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Towards zero hunger in Africa: 5 steps to achieve food security

Global food systems have been battered by overlapping crises in recent years. Key among these are the COVID-19 pandemic, the Russo-Ukraine war and extreme weather events resulting from climate change. These have resulted in forced migration, loss of employment, climate stress, loss of biodiversity, and economic instability.

In Africa, which is home to 1.5 billion people, these shocks and stressors have slowed – or even reversed – decades of progress in improving food security and nutrition. For example, 37 million people in the Greater Horn of Africa are facing acute hunger in one of the region’s worst droughts in decades.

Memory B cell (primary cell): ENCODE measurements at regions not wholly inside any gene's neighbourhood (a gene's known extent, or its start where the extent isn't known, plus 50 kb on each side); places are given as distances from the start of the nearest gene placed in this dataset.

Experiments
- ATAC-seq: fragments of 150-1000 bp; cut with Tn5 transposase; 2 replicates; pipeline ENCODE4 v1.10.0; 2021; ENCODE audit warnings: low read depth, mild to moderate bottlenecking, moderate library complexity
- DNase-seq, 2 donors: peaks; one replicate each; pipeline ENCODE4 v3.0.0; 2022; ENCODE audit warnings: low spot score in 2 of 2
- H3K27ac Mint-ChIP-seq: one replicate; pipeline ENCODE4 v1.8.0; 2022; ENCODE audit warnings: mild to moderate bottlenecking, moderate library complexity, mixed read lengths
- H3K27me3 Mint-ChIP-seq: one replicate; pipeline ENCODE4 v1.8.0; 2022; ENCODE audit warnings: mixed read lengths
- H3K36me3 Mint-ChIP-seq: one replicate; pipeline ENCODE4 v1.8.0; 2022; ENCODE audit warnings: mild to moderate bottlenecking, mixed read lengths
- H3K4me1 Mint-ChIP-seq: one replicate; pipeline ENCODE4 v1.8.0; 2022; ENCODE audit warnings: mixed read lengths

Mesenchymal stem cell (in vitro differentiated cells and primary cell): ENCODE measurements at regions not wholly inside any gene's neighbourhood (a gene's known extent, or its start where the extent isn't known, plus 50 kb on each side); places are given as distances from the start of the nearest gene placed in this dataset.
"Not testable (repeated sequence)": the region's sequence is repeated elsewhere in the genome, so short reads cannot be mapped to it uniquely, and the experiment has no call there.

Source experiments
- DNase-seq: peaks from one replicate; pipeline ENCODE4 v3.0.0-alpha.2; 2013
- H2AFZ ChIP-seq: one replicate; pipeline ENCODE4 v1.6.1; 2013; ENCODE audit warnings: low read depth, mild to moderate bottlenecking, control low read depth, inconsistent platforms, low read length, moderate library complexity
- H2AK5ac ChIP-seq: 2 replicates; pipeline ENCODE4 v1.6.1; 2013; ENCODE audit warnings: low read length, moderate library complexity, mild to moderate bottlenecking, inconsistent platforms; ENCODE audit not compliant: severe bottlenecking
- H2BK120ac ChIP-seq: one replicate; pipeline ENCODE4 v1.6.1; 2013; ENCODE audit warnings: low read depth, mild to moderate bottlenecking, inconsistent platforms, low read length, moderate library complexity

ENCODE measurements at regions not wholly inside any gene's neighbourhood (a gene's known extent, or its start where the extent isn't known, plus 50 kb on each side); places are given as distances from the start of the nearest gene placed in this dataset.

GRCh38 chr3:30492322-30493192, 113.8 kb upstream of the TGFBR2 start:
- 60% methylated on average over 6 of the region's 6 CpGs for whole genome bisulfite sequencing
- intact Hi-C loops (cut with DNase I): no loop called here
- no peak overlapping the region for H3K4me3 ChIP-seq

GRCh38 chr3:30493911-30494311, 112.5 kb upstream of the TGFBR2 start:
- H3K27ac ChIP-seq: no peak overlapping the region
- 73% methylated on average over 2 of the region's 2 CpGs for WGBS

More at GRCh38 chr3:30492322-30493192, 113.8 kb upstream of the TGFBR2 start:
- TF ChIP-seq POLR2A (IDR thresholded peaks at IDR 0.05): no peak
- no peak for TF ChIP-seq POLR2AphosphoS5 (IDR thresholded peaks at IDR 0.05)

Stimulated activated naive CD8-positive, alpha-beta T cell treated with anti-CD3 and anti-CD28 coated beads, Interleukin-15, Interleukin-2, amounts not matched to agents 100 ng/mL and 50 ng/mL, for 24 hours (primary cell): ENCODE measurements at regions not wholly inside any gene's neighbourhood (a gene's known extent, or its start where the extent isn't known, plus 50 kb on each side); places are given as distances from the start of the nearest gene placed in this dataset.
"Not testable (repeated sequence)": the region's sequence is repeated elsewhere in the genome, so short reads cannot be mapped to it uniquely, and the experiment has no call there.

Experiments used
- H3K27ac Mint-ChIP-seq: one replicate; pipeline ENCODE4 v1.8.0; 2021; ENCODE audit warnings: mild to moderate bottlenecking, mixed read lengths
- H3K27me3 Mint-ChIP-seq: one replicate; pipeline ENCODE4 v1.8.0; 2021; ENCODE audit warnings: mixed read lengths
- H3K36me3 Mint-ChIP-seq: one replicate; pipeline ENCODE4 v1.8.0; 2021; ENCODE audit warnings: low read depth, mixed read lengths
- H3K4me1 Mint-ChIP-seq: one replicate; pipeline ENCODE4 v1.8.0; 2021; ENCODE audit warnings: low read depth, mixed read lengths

These multiple crises have forced the world to recognise that improving nutrition and food security requires more resilient global and national food systems. Food systems are the sum of actors and interactions along the food value chain – from input supply and production to transport, processing, retailing, wholesaling, preparation, consumption and disposal.

As set out in the Sustainable Development Goals (SDG2), the journey towards food and nutritional security for Africa has a clear destination – zero hunger. The target is to ensure access to safe, nutritious and sufficient food for all people by 2030.

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